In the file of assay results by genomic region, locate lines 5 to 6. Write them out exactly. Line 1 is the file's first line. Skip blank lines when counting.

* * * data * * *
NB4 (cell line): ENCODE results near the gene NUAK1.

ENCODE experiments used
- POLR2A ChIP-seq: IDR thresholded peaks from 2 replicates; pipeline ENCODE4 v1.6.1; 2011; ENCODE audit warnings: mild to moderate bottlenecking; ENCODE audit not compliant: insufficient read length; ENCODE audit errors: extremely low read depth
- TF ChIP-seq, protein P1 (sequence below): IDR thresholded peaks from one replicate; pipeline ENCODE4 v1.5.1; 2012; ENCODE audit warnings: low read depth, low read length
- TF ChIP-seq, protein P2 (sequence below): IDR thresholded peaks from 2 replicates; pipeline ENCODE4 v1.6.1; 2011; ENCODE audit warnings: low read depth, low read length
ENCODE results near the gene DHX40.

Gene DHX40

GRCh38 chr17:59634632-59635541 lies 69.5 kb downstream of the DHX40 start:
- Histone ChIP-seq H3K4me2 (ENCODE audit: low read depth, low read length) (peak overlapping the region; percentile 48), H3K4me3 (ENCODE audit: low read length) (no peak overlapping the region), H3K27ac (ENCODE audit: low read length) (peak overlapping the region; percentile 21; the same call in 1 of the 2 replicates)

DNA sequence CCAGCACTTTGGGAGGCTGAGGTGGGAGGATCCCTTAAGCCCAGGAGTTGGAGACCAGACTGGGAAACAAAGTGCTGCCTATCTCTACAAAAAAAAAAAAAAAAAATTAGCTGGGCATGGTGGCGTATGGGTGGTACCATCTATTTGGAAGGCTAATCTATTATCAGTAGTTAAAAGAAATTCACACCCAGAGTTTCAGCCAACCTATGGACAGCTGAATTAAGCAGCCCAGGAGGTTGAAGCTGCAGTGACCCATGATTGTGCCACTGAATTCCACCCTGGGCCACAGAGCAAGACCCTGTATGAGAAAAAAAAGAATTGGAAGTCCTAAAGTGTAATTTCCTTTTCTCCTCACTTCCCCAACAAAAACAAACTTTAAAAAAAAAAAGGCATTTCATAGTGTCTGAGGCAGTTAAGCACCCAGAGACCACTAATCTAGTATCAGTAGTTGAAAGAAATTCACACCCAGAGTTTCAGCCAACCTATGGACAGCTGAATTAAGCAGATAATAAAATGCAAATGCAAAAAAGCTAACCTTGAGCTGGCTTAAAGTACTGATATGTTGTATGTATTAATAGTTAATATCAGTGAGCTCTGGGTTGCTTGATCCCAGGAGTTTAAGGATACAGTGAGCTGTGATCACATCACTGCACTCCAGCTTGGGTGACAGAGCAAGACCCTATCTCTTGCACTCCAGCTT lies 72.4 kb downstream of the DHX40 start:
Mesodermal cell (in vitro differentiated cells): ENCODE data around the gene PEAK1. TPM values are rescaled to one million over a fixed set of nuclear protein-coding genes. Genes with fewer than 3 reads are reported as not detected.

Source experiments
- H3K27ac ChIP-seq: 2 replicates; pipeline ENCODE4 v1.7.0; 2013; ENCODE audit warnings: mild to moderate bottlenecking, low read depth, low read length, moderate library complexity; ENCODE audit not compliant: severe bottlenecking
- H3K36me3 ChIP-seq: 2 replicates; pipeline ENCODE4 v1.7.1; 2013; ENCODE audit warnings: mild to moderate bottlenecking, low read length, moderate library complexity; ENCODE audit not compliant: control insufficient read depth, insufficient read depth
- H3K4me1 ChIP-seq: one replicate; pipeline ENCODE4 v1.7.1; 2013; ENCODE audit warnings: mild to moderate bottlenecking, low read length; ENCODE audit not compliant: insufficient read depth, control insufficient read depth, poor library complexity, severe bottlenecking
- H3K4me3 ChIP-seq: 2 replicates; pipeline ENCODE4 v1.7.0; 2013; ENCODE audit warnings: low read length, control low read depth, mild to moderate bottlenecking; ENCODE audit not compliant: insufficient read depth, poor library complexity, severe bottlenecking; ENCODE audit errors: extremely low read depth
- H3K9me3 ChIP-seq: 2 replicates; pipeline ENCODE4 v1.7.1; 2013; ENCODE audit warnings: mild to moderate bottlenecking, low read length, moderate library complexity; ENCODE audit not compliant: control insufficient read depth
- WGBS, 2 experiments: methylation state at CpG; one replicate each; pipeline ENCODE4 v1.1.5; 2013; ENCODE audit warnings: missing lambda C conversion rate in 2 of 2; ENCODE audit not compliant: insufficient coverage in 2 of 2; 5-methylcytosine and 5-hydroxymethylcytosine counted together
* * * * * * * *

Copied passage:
- TF ChIP-seq, protein P2 (sequence below): IDR thresholded peaks from 2 replicates; pipeline ENCODE4 v1.6.1; 2011; ENCODE audit warnings: low read depth, low read length
ENCODE results near the gene DHX40.